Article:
South Korea has been exempted from US steel tariffs in return for cutting its exports volume by 30 percent, Korea’s trade minister said Monday after returning from a third round of talks on revising the Korea-US free trade agreement in Washington a day earlier.
The steel tariff was put on the negotiation table after the Trump administration signed an order to impose a 25 percent tariff on imported steel earlier this month.
Korea will be the first nation the US has excluded from the list.
“This is the outcome that Korea has achieved amid difficult circumstances,” Trade Minister Kim Hyun-chong told reporters Monday during the press briefing in Seoul.
Kim said that in return, Korea’s exports of steel to the US would be capped at 70 percent (2.6 million tons) of the average export volumes (3.8 million tons) from 2015 to 2017.
“Korea’s exports to the US are the third most after Canada and Brazil. When we arrived in the US four weeks ago, the prevailing mood was that Korea is damaging the US steel industry by transshipping Chinese products,” Kim said.
“We persuaded 30 key staff members and avoided the worst 53 percent tariff and the second-worst 25 percent tariff,” he added.
Although Korea has avoided the worst-case scenario, the reduction of around 30 percent of exports will still hurt the Korean steel industry, particularly the pipe and tube sector that accounts for more than half of Korea’s total steel exports to the US.
The volume of pipes and tubes delivered to the US was 1.4 million metric tons in 2015, 940,000 tons in 2016 and 2 million tons in 2017. So when the quota is applied, the volume will decrease to 1.04 million tons.
Last week, Donald Trump said his administration would delay the steel tariffs for some allies, potentially including the European Union, Korea, Canada, Mexico, Brazil, Argentina and Australia, until May 1, with negotiations underway. He has indicated that Canada and Mexico would be exempted depending on the renegotiation of the North American Free Trade Agreement.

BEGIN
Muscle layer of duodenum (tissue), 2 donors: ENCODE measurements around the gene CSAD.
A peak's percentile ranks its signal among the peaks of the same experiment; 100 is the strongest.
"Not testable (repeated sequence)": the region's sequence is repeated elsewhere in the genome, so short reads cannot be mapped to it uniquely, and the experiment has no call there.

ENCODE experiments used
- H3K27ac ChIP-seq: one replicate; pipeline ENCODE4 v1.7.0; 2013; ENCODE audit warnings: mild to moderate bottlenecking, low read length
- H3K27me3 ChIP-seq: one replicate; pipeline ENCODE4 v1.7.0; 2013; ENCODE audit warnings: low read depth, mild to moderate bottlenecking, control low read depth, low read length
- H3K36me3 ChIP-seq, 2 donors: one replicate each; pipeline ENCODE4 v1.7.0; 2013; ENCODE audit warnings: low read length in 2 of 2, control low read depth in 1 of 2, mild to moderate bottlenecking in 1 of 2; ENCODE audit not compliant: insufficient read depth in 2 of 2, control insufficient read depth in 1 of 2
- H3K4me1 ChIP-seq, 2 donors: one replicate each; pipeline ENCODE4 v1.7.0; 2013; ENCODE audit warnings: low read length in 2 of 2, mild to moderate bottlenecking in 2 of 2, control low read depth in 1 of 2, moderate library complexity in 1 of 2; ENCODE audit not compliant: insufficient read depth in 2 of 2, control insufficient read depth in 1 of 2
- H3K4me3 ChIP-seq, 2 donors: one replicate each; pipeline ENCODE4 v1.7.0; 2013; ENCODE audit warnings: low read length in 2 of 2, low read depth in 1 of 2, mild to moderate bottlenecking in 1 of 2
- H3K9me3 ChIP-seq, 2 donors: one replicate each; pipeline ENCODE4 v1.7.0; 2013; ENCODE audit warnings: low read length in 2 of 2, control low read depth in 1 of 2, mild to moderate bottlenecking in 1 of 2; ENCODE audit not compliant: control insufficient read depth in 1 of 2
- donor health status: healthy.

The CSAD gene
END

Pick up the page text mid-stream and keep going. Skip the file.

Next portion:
The Korea Iron & Steel Association in response to the latest development said, “It is a good thing that Korea is exempted from the high tariffs, but we still feel sad the government’s effort to secure greater quota (from the US) was not fully achieved.”
As to the sensitive agricultural sector, the trade minister said the Korean government has not accepted the US side’s request to further open the Korean market.
Korea, meanwhile, has agreed with the US to maintain the 25 percent tariff for Korean-made trucks until 2041, and adopt some flexibility for automobile safety and environmental standards, according to ministry officials.
During the three months of talks, the US primarily raised the issue of the automobile sector, where the US sees the greatest trade deficit between the two nations. The deficit in the auto sector stood at $12.9 billion last year, accounting for 72 percent of the total $17.8 billion, according to the Korea International Trade Association.
The government said the US tariff removal would be made in 2041, instead of the original 2021, citing that they had agreed to the move considering the export volume of trucks from Korea was not significant.
As for safety standards, Korea currently allows 25,000 US cars per year not to separately pass Korean safety standards if they have passed US safety standards. Following negotiations, the number will double to 50,000 vehicles per year.
The local automobile industry, although not fully satisfied, expressed relief.
“We had great concerns toward the outcome of the trade negotiation as the automobile sector was highlighted as the biggest issue of concession. We appreciate the government’s negotiation efforts to retain the current situation,” the Korea Automobile Manufacturers Association said.
By Shin Ji-hye (email@example.com)